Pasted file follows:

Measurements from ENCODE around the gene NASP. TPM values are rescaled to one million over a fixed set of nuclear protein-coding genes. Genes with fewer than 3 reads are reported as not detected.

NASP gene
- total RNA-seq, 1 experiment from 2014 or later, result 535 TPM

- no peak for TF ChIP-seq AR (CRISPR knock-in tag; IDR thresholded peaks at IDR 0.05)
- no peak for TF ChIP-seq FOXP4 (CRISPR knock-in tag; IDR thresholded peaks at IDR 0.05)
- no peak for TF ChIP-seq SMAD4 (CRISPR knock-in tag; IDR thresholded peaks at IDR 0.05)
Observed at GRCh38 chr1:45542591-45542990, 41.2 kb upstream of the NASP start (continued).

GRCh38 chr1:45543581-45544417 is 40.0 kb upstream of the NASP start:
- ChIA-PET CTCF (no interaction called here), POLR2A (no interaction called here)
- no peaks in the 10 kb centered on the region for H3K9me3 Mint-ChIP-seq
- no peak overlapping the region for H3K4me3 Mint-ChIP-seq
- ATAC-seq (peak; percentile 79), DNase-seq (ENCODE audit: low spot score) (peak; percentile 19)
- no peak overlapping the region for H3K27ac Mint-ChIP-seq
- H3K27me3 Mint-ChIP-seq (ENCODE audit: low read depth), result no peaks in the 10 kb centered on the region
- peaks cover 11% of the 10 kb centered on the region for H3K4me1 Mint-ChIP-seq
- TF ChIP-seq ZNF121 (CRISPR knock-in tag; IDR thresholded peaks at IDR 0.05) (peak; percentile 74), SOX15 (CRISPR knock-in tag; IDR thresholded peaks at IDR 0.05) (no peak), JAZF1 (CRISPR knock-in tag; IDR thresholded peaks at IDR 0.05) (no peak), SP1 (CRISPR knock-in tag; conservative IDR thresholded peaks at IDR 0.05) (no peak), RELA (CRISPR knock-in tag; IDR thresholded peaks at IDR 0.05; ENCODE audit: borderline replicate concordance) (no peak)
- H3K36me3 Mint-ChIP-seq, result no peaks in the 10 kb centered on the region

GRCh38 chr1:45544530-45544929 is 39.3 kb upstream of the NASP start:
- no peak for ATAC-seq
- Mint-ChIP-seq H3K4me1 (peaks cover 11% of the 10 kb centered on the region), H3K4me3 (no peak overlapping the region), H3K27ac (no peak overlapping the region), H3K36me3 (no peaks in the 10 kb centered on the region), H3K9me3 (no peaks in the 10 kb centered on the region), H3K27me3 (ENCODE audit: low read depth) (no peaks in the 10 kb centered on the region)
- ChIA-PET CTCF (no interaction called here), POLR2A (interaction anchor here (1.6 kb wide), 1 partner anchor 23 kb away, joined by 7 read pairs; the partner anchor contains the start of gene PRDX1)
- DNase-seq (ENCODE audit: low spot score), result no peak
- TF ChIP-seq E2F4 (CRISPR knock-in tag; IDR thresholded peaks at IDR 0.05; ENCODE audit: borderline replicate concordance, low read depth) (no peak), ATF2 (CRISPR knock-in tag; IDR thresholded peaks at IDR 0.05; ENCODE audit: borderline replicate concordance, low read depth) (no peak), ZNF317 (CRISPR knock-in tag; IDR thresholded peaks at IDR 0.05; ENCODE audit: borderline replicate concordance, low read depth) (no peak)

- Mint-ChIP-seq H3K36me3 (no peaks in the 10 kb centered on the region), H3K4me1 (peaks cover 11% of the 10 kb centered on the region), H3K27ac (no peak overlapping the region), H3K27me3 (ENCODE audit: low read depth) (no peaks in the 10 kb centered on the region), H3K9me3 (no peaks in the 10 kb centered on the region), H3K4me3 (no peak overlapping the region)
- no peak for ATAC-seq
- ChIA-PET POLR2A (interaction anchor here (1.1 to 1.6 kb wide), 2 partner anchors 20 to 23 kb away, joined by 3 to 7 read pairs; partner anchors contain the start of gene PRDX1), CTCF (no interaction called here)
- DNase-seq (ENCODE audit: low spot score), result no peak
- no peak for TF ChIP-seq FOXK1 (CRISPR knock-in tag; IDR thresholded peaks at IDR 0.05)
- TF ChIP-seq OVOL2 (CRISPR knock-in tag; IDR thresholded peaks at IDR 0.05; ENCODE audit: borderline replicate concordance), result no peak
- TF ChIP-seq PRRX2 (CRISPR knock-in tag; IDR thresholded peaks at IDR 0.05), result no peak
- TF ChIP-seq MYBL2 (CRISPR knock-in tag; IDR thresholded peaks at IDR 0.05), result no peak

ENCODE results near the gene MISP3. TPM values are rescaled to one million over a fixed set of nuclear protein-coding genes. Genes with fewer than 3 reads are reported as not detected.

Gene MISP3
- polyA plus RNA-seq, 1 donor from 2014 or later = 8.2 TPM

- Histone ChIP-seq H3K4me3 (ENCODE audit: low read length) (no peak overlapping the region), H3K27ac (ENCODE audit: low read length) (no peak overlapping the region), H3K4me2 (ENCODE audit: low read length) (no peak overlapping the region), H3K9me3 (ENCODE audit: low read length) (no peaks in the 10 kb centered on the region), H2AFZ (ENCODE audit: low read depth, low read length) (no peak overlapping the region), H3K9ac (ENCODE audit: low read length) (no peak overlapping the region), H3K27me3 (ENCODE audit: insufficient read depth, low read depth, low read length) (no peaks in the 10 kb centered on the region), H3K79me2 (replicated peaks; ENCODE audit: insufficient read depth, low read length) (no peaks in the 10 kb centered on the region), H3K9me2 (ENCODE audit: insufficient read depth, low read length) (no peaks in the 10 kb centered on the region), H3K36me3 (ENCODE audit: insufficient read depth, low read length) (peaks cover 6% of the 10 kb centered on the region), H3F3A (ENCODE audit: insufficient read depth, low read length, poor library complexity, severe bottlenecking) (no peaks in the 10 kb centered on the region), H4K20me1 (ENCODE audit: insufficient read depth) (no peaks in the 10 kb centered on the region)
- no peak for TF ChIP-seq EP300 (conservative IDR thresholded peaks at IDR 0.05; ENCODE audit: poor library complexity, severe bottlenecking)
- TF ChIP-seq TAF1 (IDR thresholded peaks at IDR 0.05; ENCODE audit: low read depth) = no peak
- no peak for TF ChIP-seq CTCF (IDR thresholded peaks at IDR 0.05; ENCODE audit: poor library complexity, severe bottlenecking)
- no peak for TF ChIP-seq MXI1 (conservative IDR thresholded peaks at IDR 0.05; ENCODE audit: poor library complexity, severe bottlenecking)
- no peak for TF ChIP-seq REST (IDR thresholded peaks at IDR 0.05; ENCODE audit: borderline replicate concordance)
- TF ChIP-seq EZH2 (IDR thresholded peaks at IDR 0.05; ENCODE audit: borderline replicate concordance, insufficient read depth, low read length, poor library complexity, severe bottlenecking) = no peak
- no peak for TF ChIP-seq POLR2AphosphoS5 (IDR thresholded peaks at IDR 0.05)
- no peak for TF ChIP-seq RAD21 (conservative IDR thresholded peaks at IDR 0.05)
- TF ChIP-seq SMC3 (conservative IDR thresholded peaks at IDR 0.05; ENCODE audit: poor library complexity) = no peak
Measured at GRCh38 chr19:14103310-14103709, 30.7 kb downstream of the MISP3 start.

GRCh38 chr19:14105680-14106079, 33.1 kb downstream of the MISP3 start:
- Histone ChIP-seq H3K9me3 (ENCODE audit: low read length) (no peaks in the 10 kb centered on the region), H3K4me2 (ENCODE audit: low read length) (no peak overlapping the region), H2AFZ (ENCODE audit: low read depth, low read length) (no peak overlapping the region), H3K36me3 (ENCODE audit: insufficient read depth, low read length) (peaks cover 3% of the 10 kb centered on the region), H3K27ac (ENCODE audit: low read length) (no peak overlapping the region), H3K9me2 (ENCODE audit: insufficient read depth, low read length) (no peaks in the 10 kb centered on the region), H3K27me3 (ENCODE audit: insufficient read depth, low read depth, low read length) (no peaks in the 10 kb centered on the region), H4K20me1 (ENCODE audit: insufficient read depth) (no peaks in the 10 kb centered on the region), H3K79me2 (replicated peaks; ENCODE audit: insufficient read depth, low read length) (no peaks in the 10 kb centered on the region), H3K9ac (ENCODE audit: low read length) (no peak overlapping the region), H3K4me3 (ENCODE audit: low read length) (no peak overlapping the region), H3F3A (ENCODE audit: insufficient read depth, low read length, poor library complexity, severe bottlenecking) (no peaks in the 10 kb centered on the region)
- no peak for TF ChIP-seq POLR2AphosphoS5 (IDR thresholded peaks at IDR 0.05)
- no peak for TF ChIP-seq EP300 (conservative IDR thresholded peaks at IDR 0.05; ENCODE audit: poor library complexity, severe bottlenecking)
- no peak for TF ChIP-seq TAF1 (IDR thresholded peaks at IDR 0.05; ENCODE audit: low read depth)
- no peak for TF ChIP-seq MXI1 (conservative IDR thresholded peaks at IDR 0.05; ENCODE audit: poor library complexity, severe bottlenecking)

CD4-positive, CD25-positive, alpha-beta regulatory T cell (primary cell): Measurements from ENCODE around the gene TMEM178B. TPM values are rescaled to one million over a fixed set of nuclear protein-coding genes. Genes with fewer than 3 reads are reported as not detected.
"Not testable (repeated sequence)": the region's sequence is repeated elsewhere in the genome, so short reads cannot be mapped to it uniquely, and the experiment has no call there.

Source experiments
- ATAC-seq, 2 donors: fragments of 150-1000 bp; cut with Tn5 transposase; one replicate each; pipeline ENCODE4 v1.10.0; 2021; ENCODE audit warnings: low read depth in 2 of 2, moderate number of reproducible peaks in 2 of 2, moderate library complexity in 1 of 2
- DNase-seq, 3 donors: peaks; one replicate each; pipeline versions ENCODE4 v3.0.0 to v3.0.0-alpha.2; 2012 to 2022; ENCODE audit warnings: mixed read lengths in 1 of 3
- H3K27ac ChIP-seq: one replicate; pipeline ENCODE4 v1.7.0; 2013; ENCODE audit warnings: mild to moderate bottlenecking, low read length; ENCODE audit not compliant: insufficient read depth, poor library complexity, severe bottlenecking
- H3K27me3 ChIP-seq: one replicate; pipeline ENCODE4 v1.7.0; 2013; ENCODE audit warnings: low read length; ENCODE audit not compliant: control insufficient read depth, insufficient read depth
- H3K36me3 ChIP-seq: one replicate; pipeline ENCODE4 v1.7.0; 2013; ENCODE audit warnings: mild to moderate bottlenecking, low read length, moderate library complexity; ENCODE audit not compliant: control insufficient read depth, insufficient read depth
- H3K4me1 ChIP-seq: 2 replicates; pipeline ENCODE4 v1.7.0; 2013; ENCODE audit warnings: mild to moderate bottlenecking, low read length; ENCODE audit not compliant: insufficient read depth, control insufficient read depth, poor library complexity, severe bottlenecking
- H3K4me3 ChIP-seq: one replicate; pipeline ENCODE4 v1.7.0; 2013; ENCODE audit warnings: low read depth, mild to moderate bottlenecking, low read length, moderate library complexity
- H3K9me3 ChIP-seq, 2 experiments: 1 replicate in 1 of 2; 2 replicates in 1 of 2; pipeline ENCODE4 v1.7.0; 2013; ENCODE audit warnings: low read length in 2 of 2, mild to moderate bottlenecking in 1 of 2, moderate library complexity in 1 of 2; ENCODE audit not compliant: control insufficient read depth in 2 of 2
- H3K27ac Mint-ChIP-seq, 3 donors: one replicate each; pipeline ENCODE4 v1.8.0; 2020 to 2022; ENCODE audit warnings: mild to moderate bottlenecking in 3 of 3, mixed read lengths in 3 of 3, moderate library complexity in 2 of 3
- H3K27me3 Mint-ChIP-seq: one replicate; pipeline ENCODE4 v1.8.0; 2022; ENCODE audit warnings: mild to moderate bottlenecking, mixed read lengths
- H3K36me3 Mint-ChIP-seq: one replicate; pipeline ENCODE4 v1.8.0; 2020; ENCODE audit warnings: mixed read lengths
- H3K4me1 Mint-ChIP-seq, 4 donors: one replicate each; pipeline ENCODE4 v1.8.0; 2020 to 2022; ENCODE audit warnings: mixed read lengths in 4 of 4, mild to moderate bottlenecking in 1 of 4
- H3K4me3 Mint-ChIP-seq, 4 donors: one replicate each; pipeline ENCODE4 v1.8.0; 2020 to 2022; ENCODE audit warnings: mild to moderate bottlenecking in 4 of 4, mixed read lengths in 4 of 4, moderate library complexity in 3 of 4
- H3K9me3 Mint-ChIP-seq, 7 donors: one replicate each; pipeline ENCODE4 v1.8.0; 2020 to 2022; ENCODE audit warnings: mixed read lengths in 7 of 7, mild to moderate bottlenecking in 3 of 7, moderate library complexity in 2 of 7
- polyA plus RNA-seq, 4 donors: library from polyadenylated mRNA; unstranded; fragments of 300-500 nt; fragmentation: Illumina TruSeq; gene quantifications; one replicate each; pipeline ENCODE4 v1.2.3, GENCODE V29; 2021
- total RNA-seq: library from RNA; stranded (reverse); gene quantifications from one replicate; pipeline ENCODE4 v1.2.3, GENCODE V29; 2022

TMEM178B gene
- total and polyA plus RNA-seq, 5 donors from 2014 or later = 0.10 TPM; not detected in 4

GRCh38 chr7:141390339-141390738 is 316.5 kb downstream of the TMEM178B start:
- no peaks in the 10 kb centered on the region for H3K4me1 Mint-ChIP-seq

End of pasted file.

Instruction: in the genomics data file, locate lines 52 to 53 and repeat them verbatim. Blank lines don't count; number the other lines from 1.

CD4-positive, CD25-positive, alpha-beta regulatory T cell (primary cell): Measurements from ENCODE around the gene TMEM178B. TPM values are rescaled to one million over a fixed set of nuclear protein-coding genes. Genes with fewer than 3 reads are reported as not detected.
"Not testable (repeated sequence)": the region's sequence is repeated elsewhere in the genome, so short reads cannot be mapped to it uniquely, and the experiment has no call there.